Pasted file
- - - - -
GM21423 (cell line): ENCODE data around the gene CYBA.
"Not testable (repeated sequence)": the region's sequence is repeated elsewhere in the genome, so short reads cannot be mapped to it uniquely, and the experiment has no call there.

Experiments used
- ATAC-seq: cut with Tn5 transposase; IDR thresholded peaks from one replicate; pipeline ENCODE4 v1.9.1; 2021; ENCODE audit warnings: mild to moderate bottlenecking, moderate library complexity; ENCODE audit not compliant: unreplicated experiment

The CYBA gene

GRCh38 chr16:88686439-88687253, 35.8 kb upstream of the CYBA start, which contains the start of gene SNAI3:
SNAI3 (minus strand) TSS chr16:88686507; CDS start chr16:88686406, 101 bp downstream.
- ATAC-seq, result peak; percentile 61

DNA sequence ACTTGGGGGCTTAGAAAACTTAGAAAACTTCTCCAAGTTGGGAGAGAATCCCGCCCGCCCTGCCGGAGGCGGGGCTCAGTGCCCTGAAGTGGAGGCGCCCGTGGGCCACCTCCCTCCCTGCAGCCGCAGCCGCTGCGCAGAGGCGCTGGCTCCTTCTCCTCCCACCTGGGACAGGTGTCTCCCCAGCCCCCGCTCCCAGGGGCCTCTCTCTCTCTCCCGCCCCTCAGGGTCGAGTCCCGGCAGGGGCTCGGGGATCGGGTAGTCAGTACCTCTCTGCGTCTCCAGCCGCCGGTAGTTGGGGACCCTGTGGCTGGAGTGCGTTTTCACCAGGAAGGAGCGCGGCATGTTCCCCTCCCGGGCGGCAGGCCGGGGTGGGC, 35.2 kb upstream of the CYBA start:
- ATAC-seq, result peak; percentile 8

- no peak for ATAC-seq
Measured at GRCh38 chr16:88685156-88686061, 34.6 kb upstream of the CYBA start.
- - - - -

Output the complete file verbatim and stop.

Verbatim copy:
GM21423 (cell line): ENCODE data around the gene CYBA.
"Not testable (repeated sequence)": the region's sequence is repeated elsewhere in the genome, so short reads cannot be mapped to it uniquely, and the experiment has no call there.

Experiments used
- ATAC-seq: cut with Tn5 transposase; IDR thresholded peaks from one replicate; pipeline ENCODE4 v1.9.1; 2021; ENCODE audit warnings: mild to moderate bottlenecking, moderate library complexity; ENCODE audit not compliant: unreplicated experiment

The CYBA gene

GRCh38 chr16:88686439-88687253, 35.8 kb upstream of the CYBA start, which contains the start of gene SNAI3:
SNAI3 (minus strand) TSS chr16:88686507; CDS start chr16:88686406, 101 bp downstream.
- ATAC-seq, result peak; percentile 61

DNA sequence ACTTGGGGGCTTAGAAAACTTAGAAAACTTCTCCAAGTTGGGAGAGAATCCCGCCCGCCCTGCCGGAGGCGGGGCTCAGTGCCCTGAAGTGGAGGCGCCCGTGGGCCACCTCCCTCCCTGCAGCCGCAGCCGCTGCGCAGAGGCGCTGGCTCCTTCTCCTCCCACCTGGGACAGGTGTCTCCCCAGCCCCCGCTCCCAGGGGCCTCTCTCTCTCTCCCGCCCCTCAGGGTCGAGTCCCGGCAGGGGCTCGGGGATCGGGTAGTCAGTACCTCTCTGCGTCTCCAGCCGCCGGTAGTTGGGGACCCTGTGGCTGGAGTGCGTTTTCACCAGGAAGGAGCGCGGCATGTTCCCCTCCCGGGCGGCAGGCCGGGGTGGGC, 35.2 kb upstream of the CYBA start:
- ATAC-seq, result peak; percentile 8

- no peak for ATAC-seq
Measured at GRCh38 chr16:88685156-88686061, 34.6 kb upstream of the CYBA start.